Barring a surprise cameo in Black Widow or The Falcon And The Winter Soldier, S.W.O.R.D.’s first official appearance is likely to come in WandaVision – which, on the surface, seems like a strange place to introduce a group of space-based characters whose mission involves fighting aliens. But the tie-in to Wanda Maximoff’s multiverse adventure probably comes through the character of Hulkling, a half-Skrull, half-human superhero and member of the Young Avengers, who is the boyfriend of Wanda’s son Wiccan and is already rumored to appear in the WandaVision series. While he may not yet be a full-fledged agent in the series, his status as a bridge between humans and Skrulls makes him a key player in the relationship between the two peoples and, occasionally, a pawn in their politics. Certain members of the WandaVision cast, most notably Monica Rambeau and Thor fan-favorite Darcy, are also presumably more closely linked to S.W.O.R.D. than to Wanda herself – as a child in Captain Marvel, Rambeau was shown to have developed a close connection with the Skrulls and her comics counterpart is a cosmically-powered superheroine, while Darcy is an intrepid scientist specializing in the study of astrological abnormalities, a niche talent that came in handy in Thor: The Dark World and could make her an invaluable member of the S.W.O.R.D. team.

So already we have at least three characters who could easily be introduced as S.W.O.R.D. members who find themselves caught in the middle of Wanda Maximoff’s inner turmoil – perhaps due to Hulkling’s relationship with Wiccan, perhaps for another reason: it’s even possible that Wanda’s attempts to scramble the multiverse might endanger the earth, leaving it vulnerable to alien hostiles, something which could easily make her a target for S.W.O.R.D., though if that’s the case it’s hard to imagine why someone else, with a better understanding of the threat, wouldn’t be sent to deal with her instead. Again, I’m thinking Darcy’s experience with the Convergence incident could prepare her for dealing with this event, which might similarly feature a powerful and dangerous character trying to open a portal between worlds – though in this case, it would be Wanda, and her motives would be more sympathetic than Malekith’s.

The Secret Invasion series will most likely follow soon after – “soon” being a relative term in this case, considering that nothing is going to be happening truly soon with coronavirus still posing a threat to any filming in the foreseeable future. It is said to lead into the events of Captain Marvel 2, and could potentially feature a crossover with a Young Avengers series on Disney+, again because of Hulkling, who is a prominent member of that superhero team. Let’s start wildly theorizing now, shall we?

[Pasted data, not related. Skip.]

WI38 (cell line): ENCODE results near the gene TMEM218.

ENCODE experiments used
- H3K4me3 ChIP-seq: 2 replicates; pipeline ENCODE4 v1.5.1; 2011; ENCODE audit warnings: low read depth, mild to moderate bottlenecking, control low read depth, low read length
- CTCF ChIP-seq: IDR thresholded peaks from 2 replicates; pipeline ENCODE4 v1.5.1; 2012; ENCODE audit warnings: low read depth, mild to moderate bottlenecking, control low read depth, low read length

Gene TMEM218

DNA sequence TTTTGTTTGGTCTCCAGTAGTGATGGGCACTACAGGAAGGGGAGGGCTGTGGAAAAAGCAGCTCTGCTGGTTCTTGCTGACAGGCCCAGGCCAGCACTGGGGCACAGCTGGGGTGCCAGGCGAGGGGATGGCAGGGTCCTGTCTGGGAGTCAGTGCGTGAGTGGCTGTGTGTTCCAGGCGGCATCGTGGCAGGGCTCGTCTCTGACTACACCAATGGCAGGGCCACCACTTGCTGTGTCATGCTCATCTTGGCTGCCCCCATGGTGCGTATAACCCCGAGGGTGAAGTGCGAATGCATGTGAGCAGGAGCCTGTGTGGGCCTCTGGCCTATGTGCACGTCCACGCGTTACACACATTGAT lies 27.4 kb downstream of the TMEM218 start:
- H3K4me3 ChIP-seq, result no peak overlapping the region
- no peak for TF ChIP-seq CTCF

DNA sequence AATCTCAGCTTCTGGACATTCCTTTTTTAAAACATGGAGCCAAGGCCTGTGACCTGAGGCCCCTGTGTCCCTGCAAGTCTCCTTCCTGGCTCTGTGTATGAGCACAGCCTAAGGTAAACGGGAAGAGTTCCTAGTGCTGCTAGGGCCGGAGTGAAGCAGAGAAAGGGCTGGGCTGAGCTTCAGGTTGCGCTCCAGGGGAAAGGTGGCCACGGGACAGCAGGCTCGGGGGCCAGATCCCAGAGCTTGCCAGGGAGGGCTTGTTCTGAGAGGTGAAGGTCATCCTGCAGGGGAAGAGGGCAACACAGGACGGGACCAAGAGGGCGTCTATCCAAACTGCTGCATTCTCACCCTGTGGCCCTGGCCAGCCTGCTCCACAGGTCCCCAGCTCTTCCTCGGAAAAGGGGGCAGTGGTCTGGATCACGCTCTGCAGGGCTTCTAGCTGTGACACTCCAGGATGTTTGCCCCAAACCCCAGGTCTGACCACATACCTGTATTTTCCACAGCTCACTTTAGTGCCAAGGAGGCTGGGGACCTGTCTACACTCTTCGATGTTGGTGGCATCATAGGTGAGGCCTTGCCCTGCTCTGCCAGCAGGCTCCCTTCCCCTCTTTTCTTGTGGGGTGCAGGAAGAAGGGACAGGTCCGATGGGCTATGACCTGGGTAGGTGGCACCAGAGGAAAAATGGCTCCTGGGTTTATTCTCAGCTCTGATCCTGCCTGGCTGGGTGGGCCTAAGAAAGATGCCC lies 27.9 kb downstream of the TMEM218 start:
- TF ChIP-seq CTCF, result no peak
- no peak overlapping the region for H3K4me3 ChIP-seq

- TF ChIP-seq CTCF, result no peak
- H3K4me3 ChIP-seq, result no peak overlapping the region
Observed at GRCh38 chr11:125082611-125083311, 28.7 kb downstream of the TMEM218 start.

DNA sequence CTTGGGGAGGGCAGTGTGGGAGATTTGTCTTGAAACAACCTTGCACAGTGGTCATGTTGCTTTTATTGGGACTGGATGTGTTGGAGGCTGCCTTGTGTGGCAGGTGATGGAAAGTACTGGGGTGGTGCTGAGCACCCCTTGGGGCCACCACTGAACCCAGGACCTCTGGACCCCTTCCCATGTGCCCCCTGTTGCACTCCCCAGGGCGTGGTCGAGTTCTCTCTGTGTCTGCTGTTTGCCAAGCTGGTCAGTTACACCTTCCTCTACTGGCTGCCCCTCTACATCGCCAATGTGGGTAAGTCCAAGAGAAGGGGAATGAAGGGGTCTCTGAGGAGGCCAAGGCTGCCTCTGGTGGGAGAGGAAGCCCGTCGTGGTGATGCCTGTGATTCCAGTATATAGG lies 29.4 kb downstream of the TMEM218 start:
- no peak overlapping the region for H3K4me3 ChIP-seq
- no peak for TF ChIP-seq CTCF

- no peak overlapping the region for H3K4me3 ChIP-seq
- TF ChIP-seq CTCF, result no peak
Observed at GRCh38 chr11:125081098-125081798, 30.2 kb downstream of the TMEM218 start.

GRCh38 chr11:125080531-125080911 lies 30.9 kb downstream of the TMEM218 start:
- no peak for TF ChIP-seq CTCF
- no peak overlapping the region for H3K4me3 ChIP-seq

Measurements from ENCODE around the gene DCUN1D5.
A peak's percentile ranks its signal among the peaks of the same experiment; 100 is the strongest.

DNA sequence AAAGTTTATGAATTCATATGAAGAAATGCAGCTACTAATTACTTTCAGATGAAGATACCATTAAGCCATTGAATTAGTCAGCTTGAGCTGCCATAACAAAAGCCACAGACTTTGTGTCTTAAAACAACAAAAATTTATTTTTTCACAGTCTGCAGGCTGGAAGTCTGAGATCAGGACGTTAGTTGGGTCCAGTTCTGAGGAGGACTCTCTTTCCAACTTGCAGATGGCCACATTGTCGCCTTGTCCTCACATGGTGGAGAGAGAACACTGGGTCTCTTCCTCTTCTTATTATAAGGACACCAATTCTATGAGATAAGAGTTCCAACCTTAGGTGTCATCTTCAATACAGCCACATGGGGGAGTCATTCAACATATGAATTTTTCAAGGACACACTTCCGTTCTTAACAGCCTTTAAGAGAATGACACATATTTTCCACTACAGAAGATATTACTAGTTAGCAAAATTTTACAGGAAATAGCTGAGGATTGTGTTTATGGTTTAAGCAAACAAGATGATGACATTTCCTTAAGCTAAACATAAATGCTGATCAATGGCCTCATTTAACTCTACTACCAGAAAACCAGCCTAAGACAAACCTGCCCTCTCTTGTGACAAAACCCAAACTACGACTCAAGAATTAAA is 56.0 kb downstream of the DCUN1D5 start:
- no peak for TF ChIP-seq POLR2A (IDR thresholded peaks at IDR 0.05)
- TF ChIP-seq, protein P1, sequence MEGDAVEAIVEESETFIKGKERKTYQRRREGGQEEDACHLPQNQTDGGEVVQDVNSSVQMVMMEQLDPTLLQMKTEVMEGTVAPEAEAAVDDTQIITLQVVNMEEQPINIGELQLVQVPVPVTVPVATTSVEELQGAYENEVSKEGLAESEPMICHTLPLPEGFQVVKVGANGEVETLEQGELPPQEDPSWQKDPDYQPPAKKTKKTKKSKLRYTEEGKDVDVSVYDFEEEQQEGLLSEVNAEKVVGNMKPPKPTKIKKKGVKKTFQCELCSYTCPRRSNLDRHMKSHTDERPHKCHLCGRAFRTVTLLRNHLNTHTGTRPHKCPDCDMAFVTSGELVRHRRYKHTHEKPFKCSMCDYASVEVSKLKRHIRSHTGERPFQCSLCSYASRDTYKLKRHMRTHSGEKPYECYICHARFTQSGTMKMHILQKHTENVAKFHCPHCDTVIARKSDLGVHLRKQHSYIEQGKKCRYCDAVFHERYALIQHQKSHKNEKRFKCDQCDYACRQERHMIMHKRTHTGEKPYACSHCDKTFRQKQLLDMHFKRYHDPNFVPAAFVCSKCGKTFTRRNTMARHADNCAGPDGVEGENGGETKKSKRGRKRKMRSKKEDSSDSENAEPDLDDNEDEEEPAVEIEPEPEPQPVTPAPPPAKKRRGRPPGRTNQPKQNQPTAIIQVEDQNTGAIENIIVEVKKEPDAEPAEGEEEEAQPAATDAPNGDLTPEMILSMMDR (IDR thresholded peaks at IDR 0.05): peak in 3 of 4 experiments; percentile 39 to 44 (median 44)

Secret Invasion Abigail Brand
pinterest.com

My guess is that the Secret Invasion series will start out with the core S.W.O.R.D. team already firmly established, having been assembled by Nick Fury prior to the events of Spider-Man: Far From Home but only just now emerging as a force to be reckoned with in the MCU. Apart from Hulkling, Monica Rambeau and Darcy, the team will be headed by a group of powerful individuals including Nick Fury, Maria Hill, Talos and Soren, and Monica’s mother Maria Rambeau, who was last seen in Captain Marvel, where she was Carol Danvers’ best friend and helped the heroine protect the Skrulls from an entire Kree army. The team’s commander in the comics, mysterious green-haired Abigail Brand, will also serve in a key leadership position. In the comics, a number of notable cosmic characters also stop in for guest appearances – some we’ve already met in the MCU like Captain Marvel, Peter Quill and Gamora; some we haven’t, like Thor’s long-lost half-sister Angela, and the bizarre alien warrior Beta Ray Bill. If we’re lucky, certain S.H.I.E.L.D. members might also make the jump to space, like Daisy Johnson, Melinda May, or the FitzSimmons duo: there are already rumors that Johnson, an Inhuman, could make a cameo in the Ms. Marvel Disney+ series, which will star another Inhuman character – if that is the case, I wouldn’t rule out Johnson and even Ms. Marvel showing up as part-time S.W.O.R.D. allies.

The plot of the series will revolve around this team of characters working on the space station known as The Peak when the Skrull invasion occurs. The invasion itself will be led by Veranke, and could be motivated for a number of reasons: it’s possible Hulkling could have something to do with it, and that the fight breaks out over him, but he’s already getting a lot of attention, so I’d rather that Veranke be inspired to attack earth when she hears of the secret Kree sleeper agents already established on the planet – these agents were briefly mentioned by Talos in Far From Home, in a manner that felt very significant. This way, Veranke and her Skrulls are inherently fighting for a good cause, but they’re also positioned as enemies to S.W.O.R.D., who will of course want to defend earth and deal with the Kree in their own way. If Marvel really wants to rip off Agents Of S.H.I.E.L.D., they could even have Veranke be a S.W.O.R.D. member herself, who betrays the organization, though in this case she could do so because she feels like her and her peoples’ concerns are being ignored. She might also try to get Hulkling to join her on her mission, which could give his character a fascinating dilemma but doesn’t make him the chief focus of a Secret Invasion storyline.

Secret Invasion Veranke
comicbook.com